Irv and Chris Lorenzo’s defense lawyers made their case today: exactly one witness, about two hours of questioning, cross-examination included. I don’t think this is just arrogance; the prosecution seems to have a flimsy case, and I just can’t imagine any scenario in which the Lorenzos will be found guilty. The defense lawyers had hoped to bring the prosecution’s star witness, poor Donell Nichols, back to the stand because of some new evidence (supposedly a recorded conversation), but the judge wouldn’t allow it. Either way, the defense made its case effectively, and I got to leave the courtroom while it was still light out for the first time, so I’m happy.
The defense’s one witness today was John Ryan, a forensic accountant and former IRS agent that the defense lawyers had hired as an expert witness. Ryan has testified on the government’s behalf before, and he did freelance work for the IRS even after he retired from it, though he did admit under cross-examination that he never served as the lead agent in a money-laundering case and that money-laundering isn’t his primary area of expertise. I had trouble following most of today’s testimony; a whole lot of numbers were flung around, and I didn’t see how any of them established the guilt or innocence of the defendants, though I imagine that’ll become more apparent tomorrow when both sides make their closing arguments. In direct examination, Ryan said that Chris and Irv Lorenzo only deposited a small amount of cash in their various bank accounts despite the hundreds of thousands that Nichols had said were coming in. Chris Lorenzo had withdrawn hundreds of thousands from ATMs in the two-year period that the trial covers, often in Las Vegas or Atlantic City, though I can’t tell what his gambling habits show. In cross-examination, Ryan said that he didn’t analyze all of Chris and Irv’s personal cash deposits (“most, but I’m not sure I could tell you all”), and he seemed to get pretty flustered when Assistant US Attorney Carolyn Pokorny questioned his credibility. He also said that Chris had appeared to have cashed checks for a number of third parties, often employees who may not have had checking accounts, though I’m not sure that proves anything other than that Chris Lornezo is a pretty good boss. He also said that Chris spent more money than he made over two years, not counting his massive gambling debts. Again, this didn’t prove much of anything. Murder Inc. also had some discrepancies on their tax returns; they listed checks to Kenneth “Supreme” McGriff’s film company Picture Perfect as fees and money to bail out a jailed Supreme associate as promotional expenses, but they aren’t on trial for filing tax returns wrong. Things are looking good for the Lorenzos.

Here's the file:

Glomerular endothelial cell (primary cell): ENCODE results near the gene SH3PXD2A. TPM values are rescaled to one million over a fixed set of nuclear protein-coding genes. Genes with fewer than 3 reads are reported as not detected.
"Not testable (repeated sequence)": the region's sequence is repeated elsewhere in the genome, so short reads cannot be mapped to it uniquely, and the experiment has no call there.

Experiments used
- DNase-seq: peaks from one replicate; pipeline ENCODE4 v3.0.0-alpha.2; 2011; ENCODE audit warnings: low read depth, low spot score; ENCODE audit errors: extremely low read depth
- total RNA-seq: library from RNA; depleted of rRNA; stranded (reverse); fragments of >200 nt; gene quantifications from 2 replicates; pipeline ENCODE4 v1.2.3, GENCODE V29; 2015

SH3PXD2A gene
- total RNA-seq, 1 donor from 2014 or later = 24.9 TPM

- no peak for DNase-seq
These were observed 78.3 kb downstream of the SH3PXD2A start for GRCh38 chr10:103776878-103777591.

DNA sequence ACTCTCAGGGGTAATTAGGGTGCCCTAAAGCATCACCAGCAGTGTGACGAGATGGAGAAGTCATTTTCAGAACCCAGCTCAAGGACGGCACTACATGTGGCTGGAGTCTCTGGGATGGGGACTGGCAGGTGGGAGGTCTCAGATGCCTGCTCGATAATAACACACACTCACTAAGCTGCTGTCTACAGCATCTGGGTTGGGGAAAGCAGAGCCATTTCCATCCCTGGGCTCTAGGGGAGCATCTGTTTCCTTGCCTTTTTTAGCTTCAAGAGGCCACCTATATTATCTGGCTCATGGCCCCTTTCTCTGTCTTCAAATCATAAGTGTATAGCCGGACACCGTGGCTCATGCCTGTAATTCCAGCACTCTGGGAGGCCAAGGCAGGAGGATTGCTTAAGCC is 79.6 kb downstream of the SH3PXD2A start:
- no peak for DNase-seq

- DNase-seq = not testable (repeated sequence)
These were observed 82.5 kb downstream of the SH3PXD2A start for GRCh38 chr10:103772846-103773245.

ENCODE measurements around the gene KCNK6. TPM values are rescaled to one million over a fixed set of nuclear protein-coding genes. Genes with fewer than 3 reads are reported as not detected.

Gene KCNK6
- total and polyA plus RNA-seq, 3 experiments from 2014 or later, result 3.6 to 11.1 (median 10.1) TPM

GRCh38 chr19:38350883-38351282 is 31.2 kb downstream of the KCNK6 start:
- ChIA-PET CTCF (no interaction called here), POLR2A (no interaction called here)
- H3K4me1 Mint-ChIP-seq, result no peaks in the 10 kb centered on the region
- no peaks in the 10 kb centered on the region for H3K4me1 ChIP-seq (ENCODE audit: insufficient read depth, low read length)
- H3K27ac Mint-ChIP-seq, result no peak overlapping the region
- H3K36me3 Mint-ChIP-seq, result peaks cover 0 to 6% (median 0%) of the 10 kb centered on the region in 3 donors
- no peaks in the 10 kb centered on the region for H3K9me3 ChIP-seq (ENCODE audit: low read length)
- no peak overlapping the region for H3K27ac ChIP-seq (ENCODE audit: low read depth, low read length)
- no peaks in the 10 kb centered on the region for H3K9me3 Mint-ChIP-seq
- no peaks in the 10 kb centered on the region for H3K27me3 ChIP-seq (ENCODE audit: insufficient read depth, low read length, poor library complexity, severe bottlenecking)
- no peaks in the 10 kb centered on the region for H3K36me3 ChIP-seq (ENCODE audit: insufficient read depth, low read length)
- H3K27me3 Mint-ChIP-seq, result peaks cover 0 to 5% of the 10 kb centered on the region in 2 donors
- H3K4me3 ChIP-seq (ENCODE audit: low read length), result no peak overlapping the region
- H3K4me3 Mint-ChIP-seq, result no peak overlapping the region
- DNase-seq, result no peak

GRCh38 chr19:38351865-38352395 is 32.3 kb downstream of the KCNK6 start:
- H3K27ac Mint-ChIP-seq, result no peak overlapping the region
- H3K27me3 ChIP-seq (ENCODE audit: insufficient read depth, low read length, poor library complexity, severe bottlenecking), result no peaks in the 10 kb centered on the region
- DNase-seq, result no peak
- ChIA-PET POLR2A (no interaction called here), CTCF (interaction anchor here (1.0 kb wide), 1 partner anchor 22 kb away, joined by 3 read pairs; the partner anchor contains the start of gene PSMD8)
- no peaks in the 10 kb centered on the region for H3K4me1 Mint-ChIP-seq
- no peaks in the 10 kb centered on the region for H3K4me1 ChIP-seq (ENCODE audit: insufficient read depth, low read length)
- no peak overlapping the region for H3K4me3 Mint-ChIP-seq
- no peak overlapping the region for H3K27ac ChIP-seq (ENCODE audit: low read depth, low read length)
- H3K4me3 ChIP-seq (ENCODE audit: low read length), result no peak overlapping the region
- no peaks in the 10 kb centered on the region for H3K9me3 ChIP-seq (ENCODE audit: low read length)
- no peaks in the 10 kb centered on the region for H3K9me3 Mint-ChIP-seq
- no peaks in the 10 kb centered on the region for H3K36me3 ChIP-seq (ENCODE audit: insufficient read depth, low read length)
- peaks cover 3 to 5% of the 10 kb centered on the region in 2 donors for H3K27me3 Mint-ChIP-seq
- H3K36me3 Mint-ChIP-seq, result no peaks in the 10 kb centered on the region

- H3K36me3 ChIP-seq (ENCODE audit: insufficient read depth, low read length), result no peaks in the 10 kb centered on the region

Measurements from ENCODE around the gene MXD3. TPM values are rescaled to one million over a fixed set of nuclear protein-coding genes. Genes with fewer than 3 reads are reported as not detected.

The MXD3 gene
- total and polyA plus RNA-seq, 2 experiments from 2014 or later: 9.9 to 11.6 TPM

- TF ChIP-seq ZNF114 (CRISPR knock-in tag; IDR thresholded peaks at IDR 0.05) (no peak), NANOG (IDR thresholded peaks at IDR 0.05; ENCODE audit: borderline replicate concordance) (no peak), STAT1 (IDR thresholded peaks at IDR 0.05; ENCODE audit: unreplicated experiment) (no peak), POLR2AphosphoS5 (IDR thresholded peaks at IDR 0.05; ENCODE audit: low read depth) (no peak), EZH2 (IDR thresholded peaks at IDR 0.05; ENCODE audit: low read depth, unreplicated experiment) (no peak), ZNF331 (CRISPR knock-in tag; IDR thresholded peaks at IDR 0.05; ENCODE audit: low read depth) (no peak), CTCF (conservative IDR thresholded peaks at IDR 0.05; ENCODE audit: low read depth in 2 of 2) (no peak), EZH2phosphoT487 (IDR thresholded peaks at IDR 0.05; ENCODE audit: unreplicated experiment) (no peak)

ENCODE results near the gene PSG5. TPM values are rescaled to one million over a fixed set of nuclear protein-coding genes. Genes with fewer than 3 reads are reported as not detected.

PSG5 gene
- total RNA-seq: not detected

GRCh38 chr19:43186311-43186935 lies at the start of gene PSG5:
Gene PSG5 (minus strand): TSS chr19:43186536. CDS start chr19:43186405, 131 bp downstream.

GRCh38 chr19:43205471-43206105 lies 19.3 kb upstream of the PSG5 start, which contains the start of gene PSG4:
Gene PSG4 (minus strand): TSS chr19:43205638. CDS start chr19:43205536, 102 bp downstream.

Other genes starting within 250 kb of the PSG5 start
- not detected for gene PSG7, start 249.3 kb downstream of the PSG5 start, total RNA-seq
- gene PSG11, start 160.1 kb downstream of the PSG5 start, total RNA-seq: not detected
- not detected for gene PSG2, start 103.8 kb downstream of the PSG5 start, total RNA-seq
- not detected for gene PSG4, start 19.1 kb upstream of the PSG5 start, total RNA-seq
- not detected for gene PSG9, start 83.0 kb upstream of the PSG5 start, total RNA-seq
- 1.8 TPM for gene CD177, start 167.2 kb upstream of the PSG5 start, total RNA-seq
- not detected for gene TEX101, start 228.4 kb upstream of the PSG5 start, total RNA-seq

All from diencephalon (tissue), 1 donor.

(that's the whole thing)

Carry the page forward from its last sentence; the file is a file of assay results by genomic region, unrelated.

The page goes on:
The big day is tomorrow; both sides will make summation arguments, and the jury will probably deliver its verdict, which means the courtroom is going to be a zoo. Today was relatively calm; there were plenty of empty seats, though Ashanti showed up for the first time since the trial’s opening and Lyor Cohen, who doesn’t seem all that tall, showed up as well. I’m guessing we’ll see even more celebrities at the courthouse tomorrow, and I’m pretty excited about being there when the verdict is read.
I hope I’m not getting ahead of myself here, but the real question for Irv Gotti seems to be what’ll happen when he gets off. Murder Inc. hasn’t especially been setting the world on fire lately. Ja Rule’s career isn’t quite over, but it’s suffered some serious blows since 50 Cent rose to fame while bashing Ja every chance he got. Ja’s only real hit in the last couple of years has been “New York,” and Fat Joe and Jadakiss pretty much carried that one. He was the first major character to get bodied in the Assault on Precinct 13 remake, and nobody even saw that. Black Child and Cadillac Tah aren’t going to be releasing albums anytime soon. Lil Mo and Charli Baltimore don’t appear to be associated with the label anymore. Ashanti is the only remaining artist on Murder Inc. who still moves units, and Allhiphop rumors reported recently that Bad Boy Records may be trying to steal her away, and there’s rumored to be tension between Irv and Ashanti (they allegedly had an affair a while back, and he was supposedly heated when she started dating Nelly). Irv’s received a lot of publicity from this trial, but he’s going to have to work to turn the publicity into anything resembling a commercial comeback.
Voice feature: Tom Breihan on the Murder Inc. trial
This article from the Village Voice Archive was posted on November 29, 2005